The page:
New York Fashion Photographer { Goldyn Fashion Show }

Fashion Photographer New York

You know what I love most about photography?  Fashion photography.  I love the makeup, the style, the creativity in a look.  I love everything about fashion photography.  If it payed my bills I would do it all the time.  Thing is New York fashion photography is a little hard to get into.  There really aren’t that many clients, and New York isn’t exactly the fashion capital of the world.  So with that in mind it’s hard for me to do it on a regular basis.  But when I get the opportunity to I love doing it. 

So my girlfriend is a hair stylist, and makeup artist for Antione Du Chez in cherry creek.  Which gets me an “in” to any of the fashion shows that she does.  She was doing the makeup for the show, and I tagged along camera in hand, and shot a few of the models.  I wish I had known earlier and then I would have spent a little bit more time preparing for it, setting up lights and stuff.  At least the owner of the salon who was doing the hair was kind enough to give me the go ahead to actually get in there and start telling the models how and where I wanted them to be posing.  After I got the go ahead it was hard for me to stop shooting.  Heck I even shot the runway which I thought I wasn’t going to like doing at all, but in reality it was kinda fun.  There was some big white fabric that I could easily bounce my flash off of so I got some good shots on the runway.  It also helped that I had a friend of mine there to joke around with while I was shooting the runway.

When I first got there I tried shooting at a really high ISO, moderate shutter speed, and wide open.  I just didn’t have enough light where the models were getting ready to pull off anything worth while so after about 10 shots with natural light I popped my flash on and went to town.  I was bouncing my flash off of anything I could find.  The problem was that I was bouncing it off of a lot of really orange things, wood ceilings basically, and so a lot of the shots came out with an orange cast.  As we all know this is less than desirable, and frankly I don’t really like any of those shots, so I won’t be posting them on my blog, but next time, I’m going to get a sheet of paper, and use a custom white balance to get much better looking shots.

This shot is the analog to those orange cast shots.  I grabbed some of the models to shoot them over where I knew I could bounce my flash and get white light like I wanted.  In the case there was a small piece of white ceiling that I was able to bounce my flash on.  That way the model came out with no color cast and the background because it was all natural incandescent lighting came out with an almost pleasing orange hue.  I wanted a colder feeling for this shot, so I changed the hue in photoshop to this cool blue color.  It almost looks like I gelled the background, but really this is a one light setup where my flash is on my camera.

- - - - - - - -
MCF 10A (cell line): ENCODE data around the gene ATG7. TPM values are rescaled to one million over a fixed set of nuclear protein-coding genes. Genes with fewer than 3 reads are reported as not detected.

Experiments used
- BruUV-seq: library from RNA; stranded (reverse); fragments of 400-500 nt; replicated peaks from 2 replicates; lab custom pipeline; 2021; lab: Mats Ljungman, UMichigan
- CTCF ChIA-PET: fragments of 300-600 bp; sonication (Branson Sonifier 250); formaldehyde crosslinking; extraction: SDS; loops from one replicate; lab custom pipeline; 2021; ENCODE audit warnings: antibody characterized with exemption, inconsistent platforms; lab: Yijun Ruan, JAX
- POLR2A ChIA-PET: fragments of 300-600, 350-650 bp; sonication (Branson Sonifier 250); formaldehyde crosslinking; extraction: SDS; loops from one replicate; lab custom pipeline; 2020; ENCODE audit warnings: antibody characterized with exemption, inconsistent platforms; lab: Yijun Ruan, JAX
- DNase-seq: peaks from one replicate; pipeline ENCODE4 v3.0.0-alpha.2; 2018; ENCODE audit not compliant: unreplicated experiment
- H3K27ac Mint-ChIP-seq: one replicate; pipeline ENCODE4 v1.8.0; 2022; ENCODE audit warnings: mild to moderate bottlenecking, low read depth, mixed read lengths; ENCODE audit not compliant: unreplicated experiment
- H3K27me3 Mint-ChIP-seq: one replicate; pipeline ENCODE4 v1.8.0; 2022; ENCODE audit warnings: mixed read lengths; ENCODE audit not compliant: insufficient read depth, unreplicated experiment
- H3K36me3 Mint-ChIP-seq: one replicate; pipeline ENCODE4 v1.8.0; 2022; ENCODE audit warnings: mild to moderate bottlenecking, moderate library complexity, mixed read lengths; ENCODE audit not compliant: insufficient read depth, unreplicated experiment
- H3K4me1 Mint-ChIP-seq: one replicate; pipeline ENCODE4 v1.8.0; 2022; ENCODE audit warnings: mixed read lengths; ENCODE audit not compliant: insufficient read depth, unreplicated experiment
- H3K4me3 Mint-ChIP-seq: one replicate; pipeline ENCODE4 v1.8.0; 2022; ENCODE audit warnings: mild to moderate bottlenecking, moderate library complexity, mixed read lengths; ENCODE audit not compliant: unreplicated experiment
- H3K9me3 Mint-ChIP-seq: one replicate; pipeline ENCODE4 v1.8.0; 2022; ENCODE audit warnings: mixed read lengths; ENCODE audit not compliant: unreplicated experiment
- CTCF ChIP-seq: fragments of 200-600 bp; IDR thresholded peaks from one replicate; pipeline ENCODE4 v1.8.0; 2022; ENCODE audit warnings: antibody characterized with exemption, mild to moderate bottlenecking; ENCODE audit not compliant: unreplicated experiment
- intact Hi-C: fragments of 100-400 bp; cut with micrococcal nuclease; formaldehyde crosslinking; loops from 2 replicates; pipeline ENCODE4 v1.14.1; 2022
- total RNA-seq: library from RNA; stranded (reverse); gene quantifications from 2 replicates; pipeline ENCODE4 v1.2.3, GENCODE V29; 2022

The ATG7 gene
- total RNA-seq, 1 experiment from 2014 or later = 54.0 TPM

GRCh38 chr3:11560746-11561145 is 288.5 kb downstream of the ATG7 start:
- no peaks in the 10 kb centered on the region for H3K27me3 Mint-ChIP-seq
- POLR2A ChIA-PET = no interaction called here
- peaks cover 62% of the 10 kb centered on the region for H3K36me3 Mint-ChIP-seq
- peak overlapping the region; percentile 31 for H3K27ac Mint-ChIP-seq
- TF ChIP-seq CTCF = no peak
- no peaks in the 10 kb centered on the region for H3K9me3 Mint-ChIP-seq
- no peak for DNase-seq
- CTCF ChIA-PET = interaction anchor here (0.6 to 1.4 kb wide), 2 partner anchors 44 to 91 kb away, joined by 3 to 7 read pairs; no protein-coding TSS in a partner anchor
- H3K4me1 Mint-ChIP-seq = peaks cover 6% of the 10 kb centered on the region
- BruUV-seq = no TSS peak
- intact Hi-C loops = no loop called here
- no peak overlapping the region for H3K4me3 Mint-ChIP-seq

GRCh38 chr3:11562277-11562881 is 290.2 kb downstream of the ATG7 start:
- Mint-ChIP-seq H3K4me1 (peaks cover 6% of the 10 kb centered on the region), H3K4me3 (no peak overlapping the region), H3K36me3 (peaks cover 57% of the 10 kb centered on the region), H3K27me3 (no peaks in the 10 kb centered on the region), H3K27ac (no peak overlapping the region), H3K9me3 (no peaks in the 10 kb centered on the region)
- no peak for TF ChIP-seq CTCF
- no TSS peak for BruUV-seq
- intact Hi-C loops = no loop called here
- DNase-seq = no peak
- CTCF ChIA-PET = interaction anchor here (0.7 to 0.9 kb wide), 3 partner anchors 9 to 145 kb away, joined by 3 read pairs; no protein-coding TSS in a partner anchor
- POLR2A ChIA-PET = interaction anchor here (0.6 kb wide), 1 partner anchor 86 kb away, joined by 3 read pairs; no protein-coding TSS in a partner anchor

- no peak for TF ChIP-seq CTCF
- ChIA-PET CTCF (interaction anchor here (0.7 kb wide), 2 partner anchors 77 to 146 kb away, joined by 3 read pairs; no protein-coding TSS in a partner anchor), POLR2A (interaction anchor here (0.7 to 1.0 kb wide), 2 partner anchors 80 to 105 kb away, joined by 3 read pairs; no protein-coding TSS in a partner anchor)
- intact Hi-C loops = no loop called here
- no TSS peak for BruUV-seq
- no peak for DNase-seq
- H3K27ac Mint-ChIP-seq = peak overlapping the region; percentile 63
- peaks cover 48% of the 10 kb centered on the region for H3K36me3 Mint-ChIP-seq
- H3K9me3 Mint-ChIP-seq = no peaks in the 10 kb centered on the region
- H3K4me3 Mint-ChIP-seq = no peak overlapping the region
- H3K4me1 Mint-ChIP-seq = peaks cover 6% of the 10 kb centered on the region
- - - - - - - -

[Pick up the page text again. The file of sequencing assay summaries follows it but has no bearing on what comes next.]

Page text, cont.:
Photo Stats: 1/100, f/3.2, ISO 640

With those kind of stats you can see how I was able to get the ambient light in the shot, along with the properly exposed model.  I’m sure I had my flash set to about 1/2, or 1/4 and was bouncing it off a ceiling that was about 4 feet from the top of my flash, slightly pointed at the model.

Post work was fairly simple on this shot:

  • Cleaned up skin, including a bit of smoothing from blur, and spot healing tool.
  • Removed fly aways from the hair by creating a really blurred layer, and then masking out everything but the fly aways.  I’m talking like 40-50px worth of blur.  Which was easy to do because the background is so out of focus. 
  • Playing with levels and curves to get the right amount of contrast on the model and a little bit of saturation tweaking.
  • Masked out the entire model for a hue and saturation layer where I could change the background color.
  • A little bit of cloning here and there.  Nothing major, but it’s all about the details with a fashion shot.  Every Single piece of skin, hair, everything should look perfect and pristine.

Anyways I hope you like it.


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2 Responses

  1. Tom

    Nice shot, Dave. I’ve never done any fashion work, and you’ve done a great job here of laying out the working conditions to give me a sense of what it’s like. I’ll look forward to seeing more in the future.



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